CEMAC’s Common External Tariff (CET) framework is more restrictive than that of other similar arrangements. The CET is a key part of CEMAC countries’ import taxation regime. It is applied to imports’ customs value and it ranges from 5 to 30 percent. WAEMU’s maximum rate is 20 percent. In 2005, Congo’s average MFN rates remained well above the rates of other similar customs unions. Table 2 summarizes average MFN rates (the rate is the same for all CEMAC countries) for 2005 as reported by the TRAINs database.

Table 2:

The Common External Tariff by Regional Agreement

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Applied MFN rates.

The Likelihood function permits measuring the mass function that lies above the mean. In this context, it can be interpreted as the higher the likelihood value (in absolute value), the larger the barriers to trade. To combine the information provided by the standard deviation and the mean we use the normal density function (so that results can be interpreted as a continuous histogram). We use as average value the average MFN for all regions, which equals 11%).

Source: TRAINS (2006) and IMF.

CEMAC’s average MFN tariff, at about 19 percent, exceeds by at least 50 percent that of other comparable customs unions. Indeed, CEMAC unweighted average MFN rate is about 50 percent higher than that applied in Kenya under the East African Customs Union, 60 percent higher than that of WAEMU members, and about 140 percent higher than that being applied by South Africa under SACU. Mercosur’s average applied MFN rate is about half CEMAC’s MFN rate.

CEMAC’s MFN tariff regime is also significantly more dispersed than that of other customs unions like WAEMU and Mercosur, though not relative to the East African Customs Union’s regime. In 2005, the standard deviation of CEMAC’s unweighted MFN average rate was 9.6 percent, while WAEMU and Mercosur schedules showed a standard deviation of about 7 percent. Variability, or dispersion, of tariff rates is associated with inefficiencies and large deadweight losses. Uniform tariff schemes, by contrast, tend to be more transparent, simple to administer, and more immune to interest group pressures.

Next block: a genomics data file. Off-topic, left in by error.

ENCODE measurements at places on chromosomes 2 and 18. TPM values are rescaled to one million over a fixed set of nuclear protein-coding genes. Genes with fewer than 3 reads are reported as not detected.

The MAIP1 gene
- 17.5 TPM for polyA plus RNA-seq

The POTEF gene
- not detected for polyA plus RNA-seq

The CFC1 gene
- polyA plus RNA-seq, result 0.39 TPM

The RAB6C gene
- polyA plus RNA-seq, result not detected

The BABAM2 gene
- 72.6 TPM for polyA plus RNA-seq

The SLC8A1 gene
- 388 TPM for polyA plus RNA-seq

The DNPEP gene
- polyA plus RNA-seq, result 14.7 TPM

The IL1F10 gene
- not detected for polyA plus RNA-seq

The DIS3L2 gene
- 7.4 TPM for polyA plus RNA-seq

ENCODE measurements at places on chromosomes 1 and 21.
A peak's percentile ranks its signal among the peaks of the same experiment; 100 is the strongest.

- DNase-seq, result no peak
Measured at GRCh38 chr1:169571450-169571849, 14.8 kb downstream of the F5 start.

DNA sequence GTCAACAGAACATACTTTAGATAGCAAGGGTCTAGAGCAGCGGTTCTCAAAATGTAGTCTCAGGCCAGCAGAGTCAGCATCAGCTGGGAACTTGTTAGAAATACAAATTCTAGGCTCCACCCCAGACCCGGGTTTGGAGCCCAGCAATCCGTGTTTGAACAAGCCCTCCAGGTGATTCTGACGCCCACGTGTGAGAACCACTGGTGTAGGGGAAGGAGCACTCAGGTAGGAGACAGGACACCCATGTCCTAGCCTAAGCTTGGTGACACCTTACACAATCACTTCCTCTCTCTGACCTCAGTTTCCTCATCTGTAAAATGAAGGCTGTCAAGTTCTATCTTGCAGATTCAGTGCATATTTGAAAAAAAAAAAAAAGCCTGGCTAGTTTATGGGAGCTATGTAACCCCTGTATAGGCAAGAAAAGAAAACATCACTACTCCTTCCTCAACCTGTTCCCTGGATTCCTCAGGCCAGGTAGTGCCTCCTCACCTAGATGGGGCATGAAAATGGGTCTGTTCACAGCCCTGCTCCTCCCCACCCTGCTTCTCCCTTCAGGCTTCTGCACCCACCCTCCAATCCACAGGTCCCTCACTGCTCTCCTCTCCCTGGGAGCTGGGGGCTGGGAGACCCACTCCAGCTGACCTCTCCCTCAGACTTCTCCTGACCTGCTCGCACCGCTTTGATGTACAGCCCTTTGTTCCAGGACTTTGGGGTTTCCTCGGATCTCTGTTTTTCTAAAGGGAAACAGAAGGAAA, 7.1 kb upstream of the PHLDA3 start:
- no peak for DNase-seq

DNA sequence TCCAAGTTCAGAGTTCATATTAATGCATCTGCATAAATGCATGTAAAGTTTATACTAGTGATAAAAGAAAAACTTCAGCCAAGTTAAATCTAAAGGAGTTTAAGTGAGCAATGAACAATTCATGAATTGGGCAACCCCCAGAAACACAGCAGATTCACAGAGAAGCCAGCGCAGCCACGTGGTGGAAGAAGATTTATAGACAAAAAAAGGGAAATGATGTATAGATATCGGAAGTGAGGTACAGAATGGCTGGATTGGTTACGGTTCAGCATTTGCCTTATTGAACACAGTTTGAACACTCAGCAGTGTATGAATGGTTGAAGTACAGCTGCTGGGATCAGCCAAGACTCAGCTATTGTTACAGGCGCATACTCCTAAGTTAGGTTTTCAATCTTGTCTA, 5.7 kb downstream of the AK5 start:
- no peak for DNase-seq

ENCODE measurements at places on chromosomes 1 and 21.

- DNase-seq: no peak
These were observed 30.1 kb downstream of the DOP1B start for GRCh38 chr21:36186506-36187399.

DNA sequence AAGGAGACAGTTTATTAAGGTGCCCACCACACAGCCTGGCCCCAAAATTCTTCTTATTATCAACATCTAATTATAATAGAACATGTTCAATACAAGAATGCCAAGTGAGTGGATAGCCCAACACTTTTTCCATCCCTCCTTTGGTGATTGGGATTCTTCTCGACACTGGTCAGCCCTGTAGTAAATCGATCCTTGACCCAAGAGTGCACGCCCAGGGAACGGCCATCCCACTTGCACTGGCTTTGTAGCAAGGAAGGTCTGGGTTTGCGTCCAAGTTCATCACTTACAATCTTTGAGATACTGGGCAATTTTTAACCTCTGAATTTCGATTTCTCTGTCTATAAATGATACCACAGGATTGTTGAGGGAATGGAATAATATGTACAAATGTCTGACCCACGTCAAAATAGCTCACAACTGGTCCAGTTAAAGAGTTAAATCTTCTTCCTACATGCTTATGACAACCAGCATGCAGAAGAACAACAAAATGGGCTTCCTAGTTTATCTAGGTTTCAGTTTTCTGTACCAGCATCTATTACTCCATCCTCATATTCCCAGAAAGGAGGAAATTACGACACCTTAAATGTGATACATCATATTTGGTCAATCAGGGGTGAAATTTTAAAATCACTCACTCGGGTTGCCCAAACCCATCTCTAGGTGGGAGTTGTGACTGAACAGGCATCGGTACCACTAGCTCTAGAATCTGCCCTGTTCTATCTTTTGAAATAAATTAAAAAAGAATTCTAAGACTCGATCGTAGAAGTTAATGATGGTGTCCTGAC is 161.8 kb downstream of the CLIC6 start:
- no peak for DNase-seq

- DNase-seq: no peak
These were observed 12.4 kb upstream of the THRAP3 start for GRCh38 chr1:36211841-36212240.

CEMAC’s and WAEMU’s tariff structures show a bipolar density function profile. Figure 2 illustrates the kernel density functions of CEMAC’s and WAEMU’s officially adopted MFN tariff schemes. WAEMU’s MFN tariff scheme has two peaks: rates of 12–13 percent and 19–20 percent. Similarly, CEMAC’s distribution has two clusters: rates of 12–14 percent and about 28 percent, both with similar prominence. Note also that CEMAC’s structure is overall more disperse and more restrictive than that of WAEMU.

Figure 2:
Figure 2:

The Distribution of CEMAC and WAEMU’s MFN Tariff Schemes

Citation: IMF Working Papers 2008, 015; 10.5089/9781451868777.001.A001

1/ The Kernel density provides an estimate of the smooth underlying density function of the data.Source: IMF staff

As suggested by its high MFN tariff rates and relatively high levels of dispersion, CEMAC’s tariff scheme is more restrictive than other similar arrangements. The last column in Table 2 presents a combination of average MFN and dispersion levels, using the normally-distributed likelihood function. The higher the absolute value, the more restrictive is the regime. Of all the arrangements included in the sample, the CEMAC integration group is the most restrictive, followed by the East African Customs Union, whose tariff regime has a lower MFN average rate but with more dispersion.

CEMAC’s tariff structure seems to embrace the infant industry argument by taxing manufactures and agricultural products the most. Appendix Table 1 summarizes the MFN tariff structures by sector and different regional integration groups. The CEMAC regime levies higher rates on footwear, wood products, and farm products (animal, vegetables and foodstuff), items for which average tariff rates exceed 23 percent.

For almost all sectors, the CEMAC tariff scheme sets higher average MFN rates compared to other arrangements. On average, larger differences apply to CEMAC-SACU rates, followed by Mercosur and WAEMU. By product, the biggest disparities apply to wood and wood products. The gap between CEMAC average rates and those of the rest of regional agreements ranges in between 10 and 19 percent. That is, CEMAC rates on wood products are at least 10 percentage points higher on average than that of the rest of regions. Appendix Table 2 provides a more detailed summary of the rates applied within the CEMAC and WAEMU.

Initiatives to reduce CEMAC’s CET rates towards WAEMU levels have had thus far little success. In 2002 a team of experts—supported by the EU, France, and the World Bank—prepared the so-called Steenlandt report, an initiative to improve customs procedures. The report was followed by a workshop held in Brazzaville, Congo, in October 2003 to design a roadmap for further reform. Proposals envisaged: (i) reducing the number of CET rates from four (i.e., 5 percent, 10 percent, 20 percent, and 30 percent) to three (i.e., 5 percent, 10 percent, and 20 percent), including making a top rate comparable to the WAEMU’s top rate, and (ii) conducting a detailed review of both the nomenclature and the applied tariff rates. Little progress has been made since then. Instead, a number of regional taxes—the regional integration tax, (which has a base rate of 0.4 percent in Congo); a community integration contribution of 1 percent on non-CEMAC imports to finance CEMAC institutions, and a OHADA7 levy—not originally included in the original agreement have been added.